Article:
Front-end frameworks control what the user sees on your website and what they can click on. There are many different front-end frameworks, but some of the most popular ones include React, Bootstrap, Angular, Ember, and Vue.

These frameworks share these similarities:

  • Visible to users. The content they control will be seen by users, whether on an app or website.
  • UX/UI design. They help control the user experience (UX) and user interface (UI).
  • SEO optimization. These frameworks follow SEO best practices, aiming to speed up your site without weighing it down.
  • Front-end languages. These frameworks run on HTML, CSS, JavaScript, or a combination of the three programming languages.

Back-End Frameworks: Server-Side and Behind the Scenes

Unlike front-end frameworks, back-end frameworks aren’t controlling visible changes. They manage data and routing for servers and not the visual aspects of websites.

Today, some of the most widely used back-end frameworks include Django, Ruby on Rails, Spring, ASP.NET, MySQL, Laravel, and Meteor.

Bluehost option MySQL Databases

These frameworks:

  • Are NOT visible to users. Only developers interact with and view them.
  • Deal with database management. Instead of a website’s visual aspects, they deal with how the data on a website is stored and accessed by servers. They also deal with things like caching and authentication.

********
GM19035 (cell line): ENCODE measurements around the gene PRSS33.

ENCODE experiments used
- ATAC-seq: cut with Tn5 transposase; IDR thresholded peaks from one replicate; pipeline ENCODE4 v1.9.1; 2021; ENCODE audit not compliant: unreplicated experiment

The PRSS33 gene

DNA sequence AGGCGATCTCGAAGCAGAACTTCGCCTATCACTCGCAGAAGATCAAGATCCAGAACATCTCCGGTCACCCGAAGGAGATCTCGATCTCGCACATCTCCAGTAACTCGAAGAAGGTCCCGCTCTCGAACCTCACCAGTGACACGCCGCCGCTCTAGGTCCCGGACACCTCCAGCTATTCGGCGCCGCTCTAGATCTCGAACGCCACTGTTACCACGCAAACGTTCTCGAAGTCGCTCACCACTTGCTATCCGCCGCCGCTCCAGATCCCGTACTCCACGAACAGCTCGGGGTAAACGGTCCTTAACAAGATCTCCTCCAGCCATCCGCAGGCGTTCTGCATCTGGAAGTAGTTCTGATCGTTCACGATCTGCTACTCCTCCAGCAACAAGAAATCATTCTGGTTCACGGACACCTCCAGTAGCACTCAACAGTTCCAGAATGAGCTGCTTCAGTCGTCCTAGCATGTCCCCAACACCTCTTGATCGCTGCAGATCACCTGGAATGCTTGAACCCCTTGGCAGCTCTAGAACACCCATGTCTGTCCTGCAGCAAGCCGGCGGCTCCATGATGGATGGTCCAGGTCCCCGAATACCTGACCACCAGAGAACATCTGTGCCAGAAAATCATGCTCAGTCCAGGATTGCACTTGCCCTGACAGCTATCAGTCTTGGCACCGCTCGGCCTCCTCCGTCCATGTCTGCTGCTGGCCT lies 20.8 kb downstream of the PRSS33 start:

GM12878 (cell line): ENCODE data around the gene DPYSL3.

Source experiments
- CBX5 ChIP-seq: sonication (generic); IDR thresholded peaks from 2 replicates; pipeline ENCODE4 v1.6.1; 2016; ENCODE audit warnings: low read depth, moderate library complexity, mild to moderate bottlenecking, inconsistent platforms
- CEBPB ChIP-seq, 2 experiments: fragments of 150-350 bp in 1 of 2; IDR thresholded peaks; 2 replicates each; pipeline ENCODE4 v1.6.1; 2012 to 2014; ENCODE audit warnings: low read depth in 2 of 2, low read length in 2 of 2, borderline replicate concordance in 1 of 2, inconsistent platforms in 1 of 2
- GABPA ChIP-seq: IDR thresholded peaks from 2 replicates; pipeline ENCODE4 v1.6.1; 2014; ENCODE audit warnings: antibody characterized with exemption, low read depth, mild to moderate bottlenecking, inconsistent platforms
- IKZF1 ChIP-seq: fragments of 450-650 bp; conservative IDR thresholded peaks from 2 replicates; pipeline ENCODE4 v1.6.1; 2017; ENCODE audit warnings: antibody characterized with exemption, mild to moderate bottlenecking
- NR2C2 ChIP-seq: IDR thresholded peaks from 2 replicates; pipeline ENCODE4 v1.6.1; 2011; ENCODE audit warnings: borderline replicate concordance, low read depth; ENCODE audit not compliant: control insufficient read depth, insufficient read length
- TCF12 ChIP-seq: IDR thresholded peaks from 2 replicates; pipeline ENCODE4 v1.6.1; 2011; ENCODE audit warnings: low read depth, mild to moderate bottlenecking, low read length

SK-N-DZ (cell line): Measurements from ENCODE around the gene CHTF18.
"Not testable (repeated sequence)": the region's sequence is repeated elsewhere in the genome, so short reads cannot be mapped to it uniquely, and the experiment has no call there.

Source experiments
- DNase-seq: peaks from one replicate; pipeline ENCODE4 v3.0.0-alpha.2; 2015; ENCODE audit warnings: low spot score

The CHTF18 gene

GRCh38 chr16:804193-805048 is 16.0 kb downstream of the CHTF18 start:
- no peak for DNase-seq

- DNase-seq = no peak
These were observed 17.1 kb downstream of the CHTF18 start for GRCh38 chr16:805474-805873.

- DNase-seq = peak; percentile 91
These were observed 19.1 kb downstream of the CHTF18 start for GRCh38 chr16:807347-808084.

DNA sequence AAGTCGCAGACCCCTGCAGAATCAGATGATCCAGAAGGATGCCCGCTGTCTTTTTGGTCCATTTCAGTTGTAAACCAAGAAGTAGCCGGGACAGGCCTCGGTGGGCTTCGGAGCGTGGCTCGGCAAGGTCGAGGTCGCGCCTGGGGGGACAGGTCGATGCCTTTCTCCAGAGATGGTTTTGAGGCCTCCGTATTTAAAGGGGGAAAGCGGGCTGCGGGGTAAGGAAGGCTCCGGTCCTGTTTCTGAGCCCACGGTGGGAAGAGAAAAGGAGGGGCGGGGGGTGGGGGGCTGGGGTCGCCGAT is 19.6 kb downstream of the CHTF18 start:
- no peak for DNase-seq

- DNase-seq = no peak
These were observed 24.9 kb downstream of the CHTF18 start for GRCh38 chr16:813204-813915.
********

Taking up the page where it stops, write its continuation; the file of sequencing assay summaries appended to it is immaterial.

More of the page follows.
• Control privacy. Integrations and security management go through the back end, and these frameworks manage them.
  • Handle domain mapping. The website structure and organization are handled in the back end.
  • Use back-end languages. Some languages used include Python, JavaScript, Ruby, C#, and PHP.

Use Cases With HubSpot

HubSpot is an excellent example of why you’d want to work with web frameworks. The customer relationship management (CRM) developer is built with proprietary markup language but uses APIs and frameworks to simplify customizing HubSpot software.

HubSpot now has integrations for over 1000 different apps or software programs thanks to its API and framework use.

How To Use HubSpot Alongside Your Framework

If you’re a programmer who’s already comfortable with some back-end languages, developing with HubSpot isn’t too difficult.

HubSpot follows standard HTTP protocol for APIs and works with multiple languages like Python, JavaScript, Ruby, and PHP.

You’ll need a free developer account to start working with HubSpot and the back-end framework of your choice, but after you’ve gotten started in the sandbox, it’s easy to develop, test, and publish on HubSpot’s platform.

If you’d like to learn more about developing with HubSpot’s HubL language, be sure to check out the documentation and tutorials for developing with HubSpot’s CMS.

How Non-Tech Users Can Take Advantage of These Web Frameworks

While thousands of developers have created apps and customized HubSpot to work best with their company, many users have benefited from these frameworks in action.